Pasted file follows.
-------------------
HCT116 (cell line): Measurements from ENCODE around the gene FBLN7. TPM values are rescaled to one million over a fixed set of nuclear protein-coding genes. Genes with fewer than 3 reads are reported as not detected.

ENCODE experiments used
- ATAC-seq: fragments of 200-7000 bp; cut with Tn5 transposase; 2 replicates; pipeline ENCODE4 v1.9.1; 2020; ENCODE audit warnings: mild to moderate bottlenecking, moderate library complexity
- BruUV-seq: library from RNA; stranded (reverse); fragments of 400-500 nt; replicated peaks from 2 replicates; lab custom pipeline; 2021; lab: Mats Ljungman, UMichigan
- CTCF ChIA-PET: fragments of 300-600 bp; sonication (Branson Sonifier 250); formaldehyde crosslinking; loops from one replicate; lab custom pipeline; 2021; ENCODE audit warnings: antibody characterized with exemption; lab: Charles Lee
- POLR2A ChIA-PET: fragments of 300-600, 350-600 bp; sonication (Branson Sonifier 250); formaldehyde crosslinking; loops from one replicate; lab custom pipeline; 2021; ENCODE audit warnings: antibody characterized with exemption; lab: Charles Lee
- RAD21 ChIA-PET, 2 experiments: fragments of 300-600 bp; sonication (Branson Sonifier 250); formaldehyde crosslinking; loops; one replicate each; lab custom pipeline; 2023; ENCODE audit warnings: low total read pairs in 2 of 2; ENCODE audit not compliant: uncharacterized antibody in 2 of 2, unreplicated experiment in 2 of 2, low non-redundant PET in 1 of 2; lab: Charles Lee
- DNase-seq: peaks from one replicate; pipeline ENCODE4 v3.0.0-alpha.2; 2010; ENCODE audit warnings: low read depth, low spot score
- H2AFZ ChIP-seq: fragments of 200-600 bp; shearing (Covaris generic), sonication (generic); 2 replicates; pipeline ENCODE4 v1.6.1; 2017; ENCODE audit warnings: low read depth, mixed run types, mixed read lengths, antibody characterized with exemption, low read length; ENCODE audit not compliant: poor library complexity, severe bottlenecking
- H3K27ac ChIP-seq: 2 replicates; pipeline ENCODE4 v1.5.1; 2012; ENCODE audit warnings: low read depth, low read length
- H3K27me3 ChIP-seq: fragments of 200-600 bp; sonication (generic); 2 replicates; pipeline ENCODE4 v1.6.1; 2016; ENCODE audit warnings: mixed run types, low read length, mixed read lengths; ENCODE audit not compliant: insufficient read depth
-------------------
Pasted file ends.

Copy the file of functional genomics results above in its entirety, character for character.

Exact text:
HCT116 (cell line): Measurements from ENCODE around the gene FBLN7. TPM values are rescaled to one million over a fixed set of nuclear protein-coding genes. Genes with fewer than 3 reads are reported as not detected.

ENCODE experiments used
- ATAC-seq: fragments of 200-7000 bp; cut with Tn5 transposase; 2 replicates; pipeline ENCODE4 v1.9.1; 2020; ENCODE audit warnings: mild to moderate bottlenecking, moderate library complexity
- BruUV-seq: library from RNA; stranded (reverse); fragments of 400-500 nt; replicated peaks from 2 replicates; lab custom pipeline; 2021; lab: Mats Ljungman, UMichigan
- CTCF ChIA-PET: fragments of 300-600 bp; sonication (Branson Sonifier 250); formaldehyde crosslinking; loops from one replicate; lab custom pipeline; 2021; ENCODE audit warnings: antibody characterized with exemption; lab: Charles Lee
- POLR2A ChIA-PET: fragments of 300-600, 350-600 bp; sonication (Branson Sonifier 250); formaldehyde crosslinking; loops from one replicate; lab custom pipeline; 2021; ENCODE audit warnings: antibody characterized with exemption; lab: Charles Lee
- RAD21 ChIA-PET, 2 experiments: fragments of 300-600 bp; sonication (Branson Sonifier 250); formaldehyde crosslinking; loops; one replicate each; lab custom pipeline; 2023; ENCODE audit warnings: low total read pairs in 2 of 2; ENCODE audit not compliant: uncharacterized antibody in 2 of 2, unreplicated experiment in 2 of 2, low non-redundant PET in 1 of 2; lab: Charles Lee
- DNase-seq: peaks from one replicate; pipeline ENCODE4 v3.0.0-alpha.2; 2010; ENCODE audit warnings: low read depth, low spot score
- H2AFZ ChIP-seq: fragments of 200-600 bp; shearing (Covaris generic), sonication (generic); 2 replicates; pipeline ENCODE4 v1.6.1; 2017; ENCODE audit warnings: low read depth, mixed run types, mixed read lengths, antibody characterized with exemption, low read length; ENCODE audit not compliant: poor library complexity, severe bottlenecking
- H3K27ac ChIP-seq: 2 replicates; pipeline ENCODE4 v1.5.1; 2012; ENCODE audit warnings: low read depth, low read length
- H3K27me3 ChIP-seq: fragments of 200-600 bp; sonication (generic); 2 replicates; pipeline ENCODE4 v1.6.1; 2016; ENCODE audit warnings: mixed run types, low read length, mixed read lengths; ENCODE audit not compliant: insufficient read depth